Genotype v. Phenotype

Animals and plants have genetic characteristics not visible to observers. DNA is the molecule in the nucleus of almost every body cell. It is responsible for the entire heredity of animals or plants. We speak of the DNA code—the ‘language of life.’ Genotype refers to this invisible ‘language of life.’ 

In contrast, phenotype refers to the traits of a living thing resulting from the genotype. These traits include morphology, the physical form or outward appearance, as well as behavioral characteristics of the living entity. The 17-year periodical cicada possesses a unique phenotype—appearing above ground every 17 years. In addition, it is a beautifully designed animal notwithstanding the fear and dislike they engender among the public.

Periodical cicadas, unique insects frequently highlighted in current news broadcasts and printed articles, are approaching the end of their lives above ground for this calendar year. Noted for their unique behavior, theyemerge from underground every 13 or 17 years. We refer, therefore, to their unique phenotype. Brood XIII, inhabiting large portions of the Midwest, will not be seen again until 2041 after tunneling underground for the next 17 years. Its life cycle is the longest of any insect on Planet Earth. In second place is the 13 year periodical cicada.

Scientists and non-scientists alike study the behavior of these insects and also the behavior of all living things. Is their time-keeping behavior programmed by the Creator of All Things? Or is their behavior a result of an evolutionary process? This question is a relevant one in view of the ubiquitous citations of evolution in our society. Genetically hardwired traits include unusual behavioral abilities of many living things inhabiting our personal neighborhoods. Scientific researchers have speculated that evolutionary processes provide optimal survival strategies. We may ask if the process of evolution is responsible for the beauty and functionality of our environment and its inhabitants? Or should we credit the omnipotent skills of the divine Creator?

During our residency in Galena, Illinois, we were able to observe many traits of animals manifesting diverse behavioral phenotypes. We explained these fascinating behaviors to our grandchildren. “God had great ideas” was a statement we used many times.

Following is a list of several of the most interesting behavioral phenotypes we observed during our residence in northwest Illinois:

Cicada killer wasps: These large wasps primarily feed on dog-day cicadas present every summer. Our grandchildren were able to watch a wasp dragging a cicada across a field on its way to provision its underground lair with an anesthetized cicada to feed its larvae:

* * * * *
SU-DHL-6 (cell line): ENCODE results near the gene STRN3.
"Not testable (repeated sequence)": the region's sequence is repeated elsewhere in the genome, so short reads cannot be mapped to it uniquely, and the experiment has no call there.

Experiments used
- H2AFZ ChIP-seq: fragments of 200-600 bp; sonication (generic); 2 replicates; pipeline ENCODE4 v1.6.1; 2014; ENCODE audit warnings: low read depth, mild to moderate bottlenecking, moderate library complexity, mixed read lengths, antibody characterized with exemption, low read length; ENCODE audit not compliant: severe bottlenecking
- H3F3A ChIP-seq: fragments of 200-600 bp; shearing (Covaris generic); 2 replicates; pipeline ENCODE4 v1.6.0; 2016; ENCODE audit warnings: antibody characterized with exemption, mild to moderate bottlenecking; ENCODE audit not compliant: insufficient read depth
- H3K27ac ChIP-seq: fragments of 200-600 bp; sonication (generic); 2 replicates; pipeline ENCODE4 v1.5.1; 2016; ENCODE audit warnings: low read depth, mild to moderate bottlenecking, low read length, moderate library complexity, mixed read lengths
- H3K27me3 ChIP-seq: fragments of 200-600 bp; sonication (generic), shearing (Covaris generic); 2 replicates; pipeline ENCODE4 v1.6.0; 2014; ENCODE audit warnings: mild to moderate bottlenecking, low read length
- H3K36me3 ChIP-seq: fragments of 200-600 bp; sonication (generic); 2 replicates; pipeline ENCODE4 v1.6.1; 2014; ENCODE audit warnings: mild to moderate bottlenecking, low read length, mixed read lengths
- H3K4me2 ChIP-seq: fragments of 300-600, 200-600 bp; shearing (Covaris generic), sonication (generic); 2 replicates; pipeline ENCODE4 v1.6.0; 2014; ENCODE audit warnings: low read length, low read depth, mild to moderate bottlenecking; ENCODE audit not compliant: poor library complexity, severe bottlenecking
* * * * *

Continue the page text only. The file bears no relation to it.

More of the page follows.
Digger wasps: Small wasps which feed mostly on grasshoppers and katydids. They anesthetize their prey and transport them to a previously constructed underground tunnel, replete with underground side tunnels. Their prey receives an egg which hatches into the wasp larva. YouTubes capture digging events in living color and high fidelity. Our blog link:

Monarch butterflies: This animal is remarkable for its ability to travel hundreds or thousands of miles to a specific forest in Mexico after producing several generations of Monarchs in North America over the summer. Its ability to pinpoint a tiny location on Planet Earth and undertake a perilous journey to that location is one of the outstanding miracles of the insect world:

Barn spiders (orb-weavers): The ability of barn spiders to construct a web of intricate beauty using incredible engineering skills also ranks at the top of the list of remarkable insect capabilities: 

Indigo Bunting: This remarkable migratory bird is also skilled in direction finding. We have evidence that the same bird returned to the same tree on our property several years running. The following post highlights several startling facts about the remarkable indigo bunting:

Science professionals present several conceptual pillars on which evolutionary theory is anchored. They state evolution is powered by natural selection and mutation which has merged with many theorized supporting concepts. It is a complex theory which supporters have termed a “brilliant theory.” In sharp contrast, creationism and Intelligent Design (ID) have been pronounced “unscientific” or “pseudo-scientific.” In response to this opinion, we quote from a devotional in Our Daily Bread  from 6-12-24: 

  “Although neuroscience has made great progress in understanding how the brain  works, scientists admit they are still in the early stages of understanding it. They understand brain architecture, some aspects of its function, and regions that respond to environment, activate our senses, generate movements, and contain emotions. But they still can’t figure out how all these interactions contribute to behavior, perception, and memory….”

The same devotional booklet quoted Psalm 139 concerning God’s action in creating living things, especially humanity. This powerful psalm is a clear citation of God’s role in creating man, and by extension, ALL living things mentioned in the first chapter of Genesis. As we study the genotypes and phenotypes of all living things, our intuition tells us that action of the divine Creator of All Things rather than evolution more effectively explains the traits of life on our planet.

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